1103. The Effect of Rapid Molecular Diagnostic Testing on Clinical Outcomes in Bloodstream Infections: A systematic review and meta-analysis
Session: Poster Abstract Session: Clinical Infectious Diseases: Bacteremia and Endocarditis
Friday, October 28, 2016
Room: Poster Hall


Bloodstream infections (BSI) are associated with significant morbidity and mortality. Molecular rapid diagnostic testing (mRDT) has been reported to improve clinical outcomes in BSI, but these reported benefits have been inconsistent. The objective of this meta-analysis was to evaluate the utility of mRDT in improving clinical outcomes.


Pubmed, Web of science, and EMBASE were searched from inception to April 2016 for BSI studies in English comparing clinical outcomes by mRDT and conventional microbiology methods. Keywords related to BSI, mRDT, and clinical outcomes were used. Additionally, a manual search of the included articles’ references was conducted. Abstracts from IDWeek, ICAAC, and ESCMID were also reviewed. Outcomes included mortality by studies with and without antimicrobial stewardship (AMS), mortality by organism, time to effective therapy, and length of stay (LOS). Data analyses were performed using a random effects model to estimate pooled odds ratios (OR) and 95% confidence intervals (CI).

Figure 1. Mortality with mRDT vs conventional

Note. mRDT - Molecular rapid diagnostic testing; * - Conference proceedings



We identified 7960 total documents, of which 1836 were duplicates and 6124 were removed during the title and abstract review. After full text review, twenty-eight studies met inclusion criteria. Risk of mortality was significantly decreased with mRDT as compared to conventional microbiology methods (OR 0.63, CI 0.53 to 0.76). Mortality risk decreases were similar among AMS (OR 0.64, CI 0.51 to 0.79) and non-AMS studies with mRDT (OR 0.64, CI 0.42 to 0.97). Significant decreases in mortality risk were seen in gram-positive and gram-negative organisms (OR 0.74, CI 0.57 to 0.95; OR 0.46, CI 0.31 to 0.68) but not yeast (OR 0.82, CI 0.46 to 1.45). Time to effective therapy decreased by a weighted mean difference (WMD) of 6.93 hours (CI -12.95 to -0.91). LOS decreased by a WMD of 2.33 days (CI -3.77 to -0.89).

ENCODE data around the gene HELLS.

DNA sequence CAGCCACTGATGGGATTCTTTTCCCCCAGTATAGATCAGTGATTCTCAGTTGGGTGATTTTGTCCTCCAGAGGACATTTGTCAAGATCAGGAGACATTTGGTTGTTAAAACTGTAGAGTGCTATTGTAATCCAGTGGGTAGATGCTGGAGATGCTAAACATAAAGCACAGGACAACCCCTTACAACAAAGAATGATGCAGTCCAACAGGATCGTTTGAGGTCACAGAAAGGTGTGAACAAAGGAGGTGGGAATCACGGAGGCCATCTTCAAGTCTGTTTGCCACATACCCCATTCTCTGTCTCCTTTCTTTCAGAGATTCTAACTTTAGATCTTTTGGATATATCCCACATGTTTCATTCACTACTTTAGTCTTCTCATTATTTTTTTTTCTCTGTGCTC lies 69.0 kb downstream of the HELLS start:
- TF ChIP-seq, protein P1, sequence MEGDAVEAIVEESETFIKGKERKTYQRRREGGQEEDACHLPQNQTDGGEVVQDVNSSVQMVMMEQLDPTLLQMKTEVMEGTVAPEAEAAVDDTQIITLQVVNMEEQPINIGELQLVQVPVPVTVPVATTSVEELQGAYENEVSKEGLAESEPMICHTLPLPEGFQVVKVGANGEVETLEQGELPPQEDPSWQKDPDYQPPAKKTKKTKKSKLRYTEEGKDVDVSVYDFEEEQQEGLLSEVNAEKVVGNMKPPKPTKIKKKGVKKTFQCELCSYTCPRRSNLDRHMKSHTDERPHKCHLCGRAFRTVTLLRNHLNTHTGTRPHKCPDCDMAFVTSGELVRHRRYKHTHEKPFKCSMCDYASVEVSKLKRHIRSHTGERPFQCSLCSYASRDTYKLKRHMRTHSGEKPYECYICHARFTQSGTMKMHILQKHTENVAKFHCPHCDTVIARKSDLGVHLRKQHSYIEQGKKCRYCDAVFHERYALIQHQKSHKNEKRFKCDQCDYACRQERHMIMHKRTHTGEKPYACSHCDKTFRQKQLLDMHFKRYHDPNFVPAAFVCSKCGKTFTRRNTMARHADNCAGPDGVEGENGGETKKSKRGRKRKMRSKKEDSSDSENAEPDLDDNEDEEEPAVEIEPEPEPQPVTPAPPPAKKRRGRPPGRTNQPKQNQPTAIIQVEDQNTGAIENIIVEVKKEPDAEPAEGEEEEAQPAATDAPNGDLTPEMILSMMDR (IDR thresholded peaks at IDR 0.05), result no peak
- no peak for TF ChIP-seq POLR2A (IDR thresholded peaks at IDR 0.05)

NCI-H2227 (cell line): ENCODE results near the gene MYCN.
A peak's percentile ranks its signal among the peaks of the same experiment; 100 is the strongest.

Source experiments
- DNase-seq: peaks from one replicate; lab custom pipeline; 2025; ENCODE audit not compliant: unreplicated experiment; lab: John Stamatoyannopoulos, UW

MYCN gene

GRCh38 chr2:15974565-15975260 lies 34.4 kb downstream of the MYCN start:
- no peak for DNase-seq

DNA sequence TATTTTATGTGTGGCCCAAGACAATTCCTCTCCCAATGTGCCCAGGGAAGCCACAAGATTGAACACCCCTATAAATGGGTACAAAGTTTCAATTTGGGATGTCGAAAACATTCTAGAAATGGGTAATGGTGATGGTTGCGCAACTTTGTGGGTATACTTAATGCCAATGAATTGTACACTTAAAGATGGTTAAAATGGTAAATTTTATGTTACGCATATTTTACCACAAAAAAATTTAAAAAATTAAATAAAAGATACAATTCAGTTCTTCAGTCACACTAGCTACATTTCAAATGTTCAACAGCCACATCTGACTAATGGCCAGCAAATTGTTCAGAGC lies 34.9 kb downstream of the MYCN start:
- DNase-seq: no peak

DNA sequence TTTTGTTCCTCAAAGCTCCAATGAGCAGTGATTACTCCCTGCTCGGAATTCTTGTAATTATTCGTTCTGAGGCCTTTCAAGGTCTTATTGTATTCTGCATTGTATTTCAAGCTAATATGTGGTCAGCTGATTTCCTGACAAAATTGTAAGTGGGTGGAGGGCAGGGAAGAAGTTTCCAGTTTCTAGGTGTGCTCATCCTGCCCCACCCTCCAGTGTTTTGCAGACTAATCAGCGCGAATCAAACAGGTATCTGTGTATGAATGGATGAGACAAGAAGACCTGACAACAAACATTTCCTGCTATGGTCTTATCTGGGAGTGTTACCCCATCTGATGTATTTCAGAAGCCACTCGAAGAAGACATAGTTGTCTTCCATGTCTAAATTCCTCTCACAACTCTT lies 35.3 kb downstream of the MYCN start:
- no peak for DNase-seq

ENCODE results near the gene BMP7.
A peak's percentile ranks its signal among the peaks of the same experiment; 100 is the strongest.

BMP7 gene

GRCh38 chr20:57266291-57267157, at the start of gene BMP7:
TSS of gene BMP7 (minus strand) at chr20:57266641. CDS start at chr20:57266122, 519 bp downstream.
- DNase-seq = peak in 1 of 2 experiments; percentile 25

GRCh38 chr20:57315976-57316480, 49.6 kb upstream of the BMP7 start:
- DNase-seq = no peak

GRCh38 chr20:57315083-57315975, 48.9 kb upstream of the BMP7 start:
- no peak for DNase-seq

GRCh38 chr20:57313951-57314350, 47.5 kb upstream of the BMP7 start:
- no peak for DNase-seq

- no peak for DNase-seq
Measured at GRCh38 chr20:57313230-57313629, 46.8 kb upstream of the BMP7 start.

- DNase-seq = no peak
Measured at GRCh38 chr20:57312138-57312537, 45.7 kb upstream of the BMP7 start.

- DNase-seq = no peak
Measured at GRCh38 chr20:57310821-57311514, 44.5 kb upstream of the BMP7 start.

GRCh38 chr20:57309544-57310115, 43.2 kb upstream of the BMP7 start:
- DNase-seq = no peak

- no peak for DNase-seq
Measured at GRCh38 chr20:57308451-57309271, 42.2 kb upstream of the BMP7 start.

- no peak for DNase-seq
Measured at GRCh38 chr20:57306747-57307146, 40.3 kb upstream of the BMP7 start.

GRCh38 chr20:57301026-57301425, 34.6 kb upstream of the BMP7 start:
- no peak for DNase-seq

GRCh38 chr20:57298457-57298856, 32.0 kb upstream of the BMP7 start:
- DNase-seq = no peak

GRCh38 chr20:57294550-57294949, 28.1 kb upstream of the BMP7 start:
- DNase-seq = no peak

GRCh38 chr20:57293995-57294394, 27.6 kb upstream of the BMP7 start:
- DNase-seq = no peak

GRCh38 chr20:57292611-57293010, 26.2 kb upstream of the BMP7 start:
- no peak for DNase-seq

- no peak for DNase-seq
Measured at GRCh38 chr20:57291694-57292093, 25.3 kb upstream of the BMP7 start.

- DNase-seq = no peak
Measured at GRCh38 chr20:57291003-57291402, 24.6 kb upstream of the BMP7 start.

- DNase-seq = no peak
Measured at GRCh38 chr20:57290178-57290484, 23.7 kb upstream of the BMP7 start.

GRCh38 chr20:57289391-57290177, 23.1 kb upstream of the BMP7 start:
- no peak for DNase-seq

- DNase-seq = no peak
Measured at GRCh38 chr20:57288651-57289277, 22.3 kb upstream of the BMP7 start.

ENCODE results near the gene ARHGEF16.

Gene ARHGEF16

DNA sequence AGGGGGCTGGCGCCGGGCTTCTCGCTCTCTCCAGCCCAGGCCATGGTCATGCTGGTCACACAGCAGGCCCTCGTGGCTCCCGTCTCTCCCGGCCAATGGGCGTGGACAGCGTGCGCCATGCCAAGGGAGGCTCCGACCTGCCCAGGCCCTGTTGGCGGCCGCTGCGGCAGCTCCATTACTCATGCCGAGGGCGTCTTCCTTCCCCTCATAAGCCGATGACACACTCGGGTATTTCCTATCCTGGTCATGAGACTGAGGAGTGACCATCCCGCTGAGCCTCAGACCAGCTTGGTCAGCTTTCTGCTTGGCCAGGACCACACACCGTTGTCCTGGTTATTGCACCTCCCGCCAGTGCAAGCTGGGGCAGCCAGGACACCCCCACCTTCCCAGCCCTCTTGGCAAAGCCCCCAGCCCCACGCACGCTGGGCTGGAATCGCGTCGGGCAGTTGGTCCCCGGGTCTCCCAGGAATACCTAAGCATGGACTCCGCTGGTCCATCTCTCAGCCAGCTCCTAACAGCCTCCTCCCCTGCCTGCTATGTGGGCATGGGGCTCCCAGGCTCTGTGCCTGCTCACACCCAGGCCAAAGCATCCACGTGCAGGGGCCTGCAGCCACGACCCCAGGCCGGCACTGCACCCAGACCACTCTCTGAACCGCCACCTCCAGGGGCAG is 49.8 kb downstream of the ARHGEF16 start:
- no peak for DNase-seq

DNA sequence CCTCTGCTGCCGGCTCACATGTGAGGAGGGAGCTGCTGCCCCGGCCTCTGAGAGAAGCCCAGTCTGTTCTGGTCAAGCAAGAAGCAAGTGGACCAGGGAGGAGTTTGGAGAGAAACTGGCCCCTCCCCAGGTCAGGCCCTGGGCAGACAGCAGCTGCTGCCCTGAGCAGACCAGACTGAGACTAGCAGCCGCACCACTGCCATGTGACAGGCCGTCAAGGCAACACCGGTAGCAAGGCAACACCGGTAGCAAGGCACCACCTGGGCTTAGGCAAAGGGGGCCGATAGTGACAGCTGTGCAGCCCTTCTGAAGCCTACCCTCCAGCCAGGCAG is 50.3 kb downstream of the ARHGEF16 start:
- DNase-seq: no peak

mRDT is associated with decreased risk of mortality, particularly in bacteremic patients. Time to effective therapy and LOS were also improved. AMS studies contributed the majority of the data in the quantitative analysis.

Tristan Timbrook, Pharm.D., MBA, BCPS1,2, Jacob Morton, PharmD, MBA, BCPS1,2, Aisling Caffrey, PhD, MS1,2 and Kerry Laplante, Pharm.D., FCCP1,2, (1)Providence Veterans Affairs Medical Center, Providence, RI, (2)University of Rhode Island, Kingston, RI


T. Timbrook, None

J. Morton, None

A. Caffrey, Pfizer: Research , Research grant
Merck (Cubist): Research , Research grant

K. Laplante, Merck (Cubist): Consultant and Scientific Advisor , Research support
Pfizer: Consultant and Scientific Advisor , Research support
Allergan (Forest): Consultant and Scientific Advisor , Research support
The Medicines Company: Consultant and Scientific Advisor , Research support
Melinta: Consultant and Scientific Advisor , Research support

Findings in the abstracts are embargoed until 12:01 a.m. CDT, Wednesday Oct. 26th with the exception of research findings presented at the IDWeek press conferences.